20 February 2013

The Story of Graces

It's no secret that I love games. I think I love games because I love stories and games are a kind of interactive story, even the simplest ones. Many of my fondest memories involve games, from video games to board games to the games that most of the world calls, in a very serious manner, sports.

And I have to admit I've never been particularly engaged in sports enthusiasm when I didn't have some personal connection to the game, such as personally being on the team or having a sibling on a team. I was more engaged in my brother's little league team or my sister's middle school basketball team than I've ever been able to be in any university or professional game. I'm consistent about it, too; I may enjoy playing video games sometimes, but I'm nearly always bored to tears watching someone else play.

But when I consider what are my favorite games, a list emerges too long to list here. Did I mention that I love games? I want to PLAY ALL THE GAMES. The only reason I haven't gotten into computer games and role-playing games is lack of sufficient equipment or lack of opportunity, combined with fear of my life being sucked out of my eyeballs and completely into a game world. At least books eventually end. Some of those online games appear to be constantly updated. And I have no self-control when it comes to stories.

I tend to be a board-games kinda gal, but I'm mentioning role-playing games because I suspect that the years I spent volunteering at a living history museum was satisfying a kind of role-playing desire I didn't realize I had at the time. And because I want to tell you about Graces.



Left: The author, approximately 12 or 13 years of age, as Lezolitta Rothentropp
Right: The Game of Graces. Image from Wikimedia Commons
The game of graces involved, like many games in the 1800s, very little actual items: a wooden circle, and a set of two sticks for each player. It's difficult to explain without demonstrating, so here is the description of the game from the website of the museum where I used to volunteer:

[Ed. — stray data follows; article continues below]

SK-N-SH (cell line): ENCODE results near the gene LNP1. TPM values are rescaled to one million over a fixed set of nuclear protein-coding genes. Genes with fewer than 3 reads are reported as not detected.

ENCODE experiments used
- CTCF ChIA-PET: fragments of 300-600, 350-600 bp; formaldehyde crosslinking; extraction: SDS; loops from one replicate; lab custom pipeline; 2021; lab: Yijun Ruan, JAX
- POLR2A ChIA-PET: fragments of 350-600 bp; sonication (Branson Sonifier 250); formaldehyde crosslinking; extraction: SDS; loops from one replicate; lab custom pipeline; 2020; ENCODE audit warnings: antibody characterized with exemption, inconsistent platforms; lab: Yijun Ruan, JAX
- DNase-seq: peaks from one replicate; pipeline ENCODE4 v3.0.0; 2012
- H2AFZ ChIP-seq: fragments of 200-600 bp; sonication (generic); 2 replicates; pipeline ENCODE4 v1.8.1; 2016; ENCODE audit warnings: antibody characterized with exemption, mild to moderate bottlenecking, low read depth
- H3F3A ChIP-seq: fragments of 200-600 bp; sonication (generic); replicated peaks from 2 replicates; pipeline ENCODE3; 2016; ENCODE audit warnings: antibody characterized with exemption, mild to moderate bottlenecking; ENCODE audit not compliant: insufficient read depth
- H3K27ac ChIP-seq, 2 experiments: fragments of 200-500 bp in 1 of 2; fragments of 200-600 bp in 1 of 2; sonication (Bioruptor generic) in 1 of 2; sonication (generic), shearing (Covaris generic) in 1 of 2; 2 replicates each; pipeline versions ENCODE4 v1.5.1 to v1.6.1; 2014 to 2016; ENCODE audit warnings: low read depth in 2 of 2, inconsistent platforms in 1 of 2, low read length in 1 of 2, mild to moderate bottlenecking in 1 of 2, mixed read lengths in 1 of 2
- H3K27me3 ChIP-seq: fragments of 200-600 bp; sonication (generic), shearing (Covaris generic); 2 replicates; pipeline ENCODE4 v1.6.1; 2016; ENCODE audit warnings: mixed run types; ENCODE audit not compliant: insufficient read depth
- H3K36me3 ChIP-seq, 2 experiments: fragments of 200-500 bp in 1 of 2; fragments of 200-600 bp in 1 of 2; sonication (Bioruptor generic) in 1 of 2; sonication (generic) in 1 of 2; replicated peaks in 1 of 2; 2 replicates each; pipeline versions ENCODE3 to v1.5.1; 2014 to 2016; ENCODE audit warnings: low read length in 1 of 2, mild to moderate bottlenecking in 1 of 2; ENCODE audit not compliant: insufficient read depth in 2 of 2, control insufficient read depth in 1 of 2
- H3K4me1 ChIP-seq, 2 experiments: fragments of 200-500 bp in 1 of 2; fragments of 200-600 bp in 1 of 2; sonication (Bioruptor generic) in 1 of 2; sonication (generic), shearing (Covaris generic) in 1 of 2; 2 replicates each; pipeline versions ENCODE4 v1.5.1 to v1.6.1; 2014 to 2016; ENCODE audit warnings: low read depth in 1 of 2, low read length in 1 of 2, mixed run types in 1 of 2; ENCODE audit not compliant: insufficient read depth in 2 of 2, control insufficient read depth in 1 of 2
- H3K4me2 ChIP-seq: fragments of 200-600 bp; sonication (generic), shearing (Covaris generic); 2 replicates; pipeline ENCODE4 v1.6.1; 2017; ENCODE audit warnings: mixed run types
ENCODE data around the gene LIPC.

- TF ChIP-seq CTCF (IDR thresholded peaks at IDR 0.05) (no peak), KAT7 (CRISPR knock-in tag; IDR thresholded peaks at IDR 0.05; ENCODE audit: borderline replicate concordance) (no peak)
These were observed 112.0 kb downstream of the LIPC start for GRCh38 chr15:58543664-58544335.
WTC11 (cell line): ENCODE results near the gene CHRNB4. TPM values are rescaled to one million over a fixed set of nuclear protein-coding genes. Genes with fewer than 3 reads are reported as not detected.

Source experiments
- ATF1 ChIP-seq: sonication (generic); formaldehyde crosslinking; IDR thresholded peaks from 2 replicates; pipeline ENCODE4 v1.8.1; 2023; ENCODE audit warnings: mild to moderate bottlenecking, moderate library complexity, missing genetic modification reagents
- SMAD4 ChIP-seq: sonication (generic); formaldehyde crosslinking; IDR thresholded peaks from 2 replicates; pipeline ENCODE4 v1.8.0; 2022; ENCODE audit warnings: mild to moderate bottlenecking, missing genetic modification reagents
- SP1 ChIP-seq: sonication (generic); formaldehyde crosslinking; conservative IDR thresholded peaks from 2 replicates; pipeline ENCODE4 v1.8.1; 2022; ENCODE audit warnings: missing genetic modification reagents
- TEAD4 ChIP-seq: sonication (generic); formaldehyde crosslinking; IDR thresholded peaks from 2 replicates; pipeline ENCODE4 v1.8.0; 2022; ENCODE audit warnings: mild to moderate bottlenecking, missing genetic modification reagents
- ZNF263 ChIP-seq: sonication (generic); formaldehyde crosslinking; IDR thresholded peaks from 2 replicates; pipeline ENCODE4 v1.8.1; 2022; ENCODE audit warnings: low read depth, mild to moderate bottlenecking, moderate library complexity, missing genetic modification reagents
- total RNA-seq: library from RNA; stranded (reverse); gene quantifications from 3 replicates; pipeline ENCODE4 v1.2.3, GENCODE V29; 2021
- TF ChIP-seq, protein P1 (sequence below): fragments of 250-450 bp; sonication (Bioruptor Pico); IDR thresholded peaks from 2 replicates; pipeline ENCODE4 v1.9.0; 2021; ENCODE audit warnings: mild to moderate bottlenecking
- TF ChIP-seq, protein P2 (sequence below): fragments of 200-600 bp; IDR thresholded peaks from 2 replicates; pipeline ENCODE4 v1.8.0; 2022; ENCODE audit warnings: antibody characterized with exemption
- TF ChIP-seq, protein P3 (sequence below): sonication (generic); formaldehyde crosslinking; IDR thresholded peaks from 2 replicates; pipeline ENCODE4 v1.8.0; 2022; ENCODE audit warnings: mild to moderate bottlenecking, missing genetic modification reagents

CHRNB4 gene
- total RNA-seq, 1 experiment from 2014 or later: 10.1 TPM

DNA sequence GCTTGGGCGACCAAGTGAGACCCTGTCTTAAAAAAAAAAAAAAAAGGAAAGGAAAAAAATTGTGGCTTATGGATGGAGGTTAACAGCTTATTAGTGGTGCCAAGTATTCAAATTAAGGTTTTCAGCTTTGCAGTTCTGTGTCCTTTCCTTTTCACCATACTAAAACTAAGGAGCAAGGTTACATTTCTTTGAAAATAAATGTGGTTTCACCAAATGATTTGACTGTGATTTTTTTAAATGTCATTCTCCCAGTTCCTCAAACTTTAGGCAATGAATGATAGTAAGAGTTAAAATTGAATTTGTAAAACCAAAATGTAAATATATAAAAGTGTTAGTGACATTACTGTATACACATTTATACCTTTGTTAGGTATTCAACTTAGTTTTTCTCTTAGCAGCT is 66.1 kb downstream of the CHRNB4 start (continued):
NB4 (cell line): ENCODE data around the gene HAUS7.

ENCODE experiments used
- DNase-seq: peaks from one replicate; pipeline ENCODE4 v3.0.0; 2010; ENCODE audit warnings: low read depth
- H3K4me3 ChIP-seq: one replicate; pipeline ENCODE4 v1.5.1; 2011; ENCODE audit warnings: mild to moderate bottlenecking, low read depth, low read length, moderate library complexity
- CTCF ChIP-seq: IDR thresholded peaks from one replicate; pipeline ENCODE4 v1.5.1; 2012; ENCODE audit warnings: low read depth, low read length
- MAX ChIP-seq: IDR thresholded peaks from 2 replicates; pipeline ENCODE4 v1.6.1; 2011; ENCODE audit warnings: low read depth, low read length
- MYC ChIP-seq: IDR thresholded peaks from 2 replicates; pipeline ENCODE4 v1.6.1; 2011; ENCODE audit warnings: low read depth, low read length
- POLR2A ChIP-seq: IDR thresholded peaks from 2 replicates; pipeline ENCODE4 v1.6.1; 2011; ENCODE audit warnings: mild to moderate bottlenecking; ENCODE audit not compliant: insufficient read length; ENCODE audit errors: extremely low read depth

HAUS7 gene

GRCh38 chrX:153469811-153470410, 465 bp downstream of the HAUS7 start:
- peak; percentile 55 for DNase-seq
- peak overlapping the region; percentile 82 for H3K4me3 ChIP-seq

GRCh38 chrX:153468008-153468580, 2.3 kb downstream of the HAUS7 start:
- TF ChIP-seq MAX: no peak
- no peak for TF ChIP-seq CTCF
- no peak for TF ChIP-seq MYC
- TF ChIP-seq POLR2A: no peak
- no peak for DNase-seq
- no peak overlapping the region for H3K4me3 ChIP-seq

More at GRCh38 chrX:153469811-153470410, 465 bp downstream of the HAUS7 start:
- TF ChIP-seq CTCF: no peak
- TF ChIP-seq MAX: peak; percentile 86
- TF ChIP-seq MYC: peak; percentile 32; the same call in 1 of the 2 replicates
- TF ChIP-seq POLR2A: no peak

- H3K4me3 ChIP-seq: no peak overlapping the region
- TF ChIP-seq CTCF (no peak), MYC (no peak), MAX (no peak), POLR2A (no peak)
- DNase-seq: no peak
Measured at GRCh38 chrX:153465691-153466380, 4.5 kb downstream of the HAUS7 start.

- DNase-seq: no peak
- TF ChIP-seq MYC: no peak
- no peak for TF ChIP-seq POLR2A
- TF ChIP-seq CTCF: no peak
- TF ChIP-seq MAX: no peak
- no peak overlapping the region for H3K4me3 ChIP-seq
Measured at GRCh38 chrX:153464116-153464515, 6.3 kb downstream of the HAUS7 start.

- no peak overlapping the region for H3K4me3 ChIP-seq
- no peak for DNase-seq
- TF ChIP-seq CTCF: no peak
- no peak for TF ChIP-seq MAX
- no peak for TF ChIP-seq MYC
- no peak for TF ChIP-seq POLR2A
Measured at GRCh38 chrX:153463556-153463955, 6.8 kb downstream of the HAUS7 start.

"It derives its name from the graceful attitudes which it occasions. Two sticks are held in the hands, across each other, like open scissors: the object is to throw and catch a small hoop upon these sticks. The hoop to be bound with silk, or ribbon, according to fancy. The game is played by two persons. The sticks are held straight about four inches apart, when trying to catch the hoop; and when the hoop is thrown, they are crossed like a pair of scissors. In this country it is called The Graces, or The Flying Circle.  
Two people play this game. Each girl holds one stick in each hand. One girl crosses her sticks so they look like an open pair of scissors, and she put the hoop over the sticks. This girl flings the hoop toward her partner, and the partner tries to catch the hoop with her sticks. Play continues back and forth. The object of the game is to toss the hoop back and forth without letting it fall to the ground. This game is designed to teach young ladies graceful movements."

Basically it's "Catch" with a hoop that you toss back and forth by pulling apart your two sticks at a smooth and even pace and aiming such that your partner can catch the launched hoop on her sticks and shoot it back at you.

It's simple, but once you get the hang of how to launch and aim the silly thing, it can be quite a lot of fun. I suppose it may have been even more fun because when I was playing it, I was also playing at being 1830s farmgirl Lezolitta Rothentropp. Maybe it was particularly fun because it was a kind of game-within-a-game. But I have to say the kids that came through the village enjoyed it too, so perhaps it is truly fun on its own merits.

I can't say I obtained any particular grace from playing graces, which is presumably the story of the game of graces. But maybe the story of graces is actually about how pretty colorful ribbon is when flying through the air attached to a wooden circle, or about how enjoyable it is to spend an afternoon in the sun tossing something back and forth with someone else. Maybe graces is the story of frisbee and catch and every other game played in the backyard or meadow with family or friends.


Level Up! Blogfest

This post is in participation with the Level Up! Blogfest organized by Jamie Gibbs of Mithril Wisdom and Allison of Geek Banter.
"Games are an important part of living; otherwise life would be boring as hell. You might be a fan of video games, card or dice games, board games or even games you used to play on the playground as a kid. There's always a game that holds a special place with us."